The ROTOR is the fastest and most powerful colony manipulation robot in the world. It is essential for any large-scale microbial functional or chemical genomic studies.
The Synthetic Genetic Array Upgrade is a software package for the PhenoBooth Colony Counter. It enables high-throughput quantitative analysis of your SGA, Y2H and random mutagenesis arrays, allowing your image analysis to keep up with your pinning.
The Stinger is an automated modular extension to the ROTOR HDA robot for easy, ultra-fast rearrangement of high-density library arrays of yeast, other fungi, bacteria, and algae from colonies grown on solid agar or in liquid culture. It is designed for the picking and spotting of user-specified colonies from high-density arrays onto solid agars in 96-, 384-, 1536-, and 6144-density format.
SLIP (Strain Library Imaging Protocol) is a novel methodology developed by the KC Huang lab at Stanford University to rapidly image hundreds of thousands of arrayed bacterial cells in one microscopy session.
Advances in robotic automation help standardise repetitive procedures in labs. This in return increases throughput and reliability. The plating and isolation of single colonies is indispensable in the course of any micro- and molecular biology study. Despite the clear benefits of automation, plating cells on robotic platforms is not widely adopted. This is largely due to the inconsistency and the low throughput of current robotic solution – plating one plate at any one time. This is not practical if one is working with hundreds of thousands of samples at a time.
Synthetic Genetic Array (SGA) analysis involves the manipulation of high-density yeast arrays to identify synthetic genetic interactions. In a typical SGA screen, a query strain is systematically crossed to an ordered array of deletion mutants, such that the meiotic progeny harboring both gene mutations can be assayed for growth defects. Identifying these interactions allows for the construction of large genetic networks, which reveal functional dependency and pathway redundancy in yeast.
Picking accuracy, or the ability to pick a microbial colony precisely without touching other unwanted materials, is by far the most important reason why we replace humans with robots for picking hundreds, if not thousands, of colonies in the lab. Robotic pickers provide consistency, repeatability, and are able to work for long hours.
However, not all robotic pickers are able to pick colonies with high accuracy. Many robotic pickers failed to pick with high accuracy for various reasons. That is why it is important to thoroughly test the picking accuracy of any colony pickers.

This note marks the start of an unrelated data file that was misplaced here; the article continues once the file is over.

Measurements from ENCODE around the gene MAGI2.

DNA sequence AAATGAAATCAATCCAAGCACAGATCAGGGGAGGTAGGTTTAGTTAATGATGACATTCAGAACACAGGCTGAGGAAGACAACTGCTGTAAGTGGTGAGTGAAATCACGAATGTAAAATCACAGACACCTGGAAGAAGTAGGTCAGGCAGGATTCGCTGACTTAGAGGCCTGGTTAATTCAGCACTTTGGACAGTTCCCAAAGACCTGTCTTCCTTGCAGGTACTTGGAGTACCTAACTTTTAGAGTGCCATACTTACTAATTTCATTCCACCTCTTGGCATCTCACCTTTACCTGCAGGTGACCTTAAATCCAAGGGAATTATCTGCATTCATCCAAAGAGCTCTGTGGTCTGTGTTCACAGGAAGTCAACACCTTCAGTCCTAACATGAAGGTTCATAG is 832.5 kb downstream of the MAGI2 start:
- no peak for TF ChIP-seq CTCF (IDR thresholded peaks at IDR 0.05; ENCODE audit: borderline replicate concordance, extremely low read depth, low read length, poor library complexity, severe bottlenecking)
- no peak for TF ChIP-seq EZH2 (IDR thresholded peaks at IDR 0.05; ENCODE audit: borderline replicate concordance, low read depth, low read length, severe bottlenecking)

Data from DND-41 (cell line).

The yeast 2-hybrid (Y2H) assay is a well-established technique to detect protein-protein interactions. This is an extremely powerful tool for researchers and is often used alongside one or two other methods to examine the multitude of interactions that take place in cells. The assay is straightforward to perform and generates high quality results in a short amount of time.
We are carrying out broad genetic screens in the green alga Chlamydomonas reinhardtii, for which the ROTOR HDA technology would be very useful. However, Chlamydomonas differs from budding yeast in cell size, growth rate, colony morphology and adhesiveness, and light responsiveness. Therefore, it was important to test specifically if the ROTOR HDA technology would work with Chlamydomonas.
Chemical genetic screening is a phenotypic screening methodology that systematically tests the efficacy of thousands of small molecules simultaneously. It is superior to target-based screening methodology for drug discovery because chemical genetic screening is unbiased and screens chemicals directly in complex cellular environment. Therefore, chemical genetic screening is an efficient way to discover and validate new drugable targets and identify potentially efficacious therapeutics.
E. coli Synthetic Genetic Array (eSGA) analysis involves the manipulation of high-density bacteria arrays to monitor bacterial genetic interactions. In a typical eSGA screen, a query strain is systematically conjugated to a genome-wide arrayed collection of single gene mutants. After rounds of robotic pinning and duel marker selection, E. coli strains harboring both gene mutations can be assayed for growth defects. Systematic and quantitative identification of genetic interactions allows the construction of large genetic networks, revealing functional dependency and pathway redundancy in E. coli.
We evaluate here the use of The Stinger single colony picker for agar to agar transfer of individual colonies of Chlamydomonas from 1536 and 6144 array densities. Specifically, we assess the accuracy with which The Stinger selects the desired colony within the source array, the compatibility of the pin material and transfer speed with the viability of Chlamydomonas cells, and the extent of cross-contamination between cells in the desired colony and those of the surrounding colonies.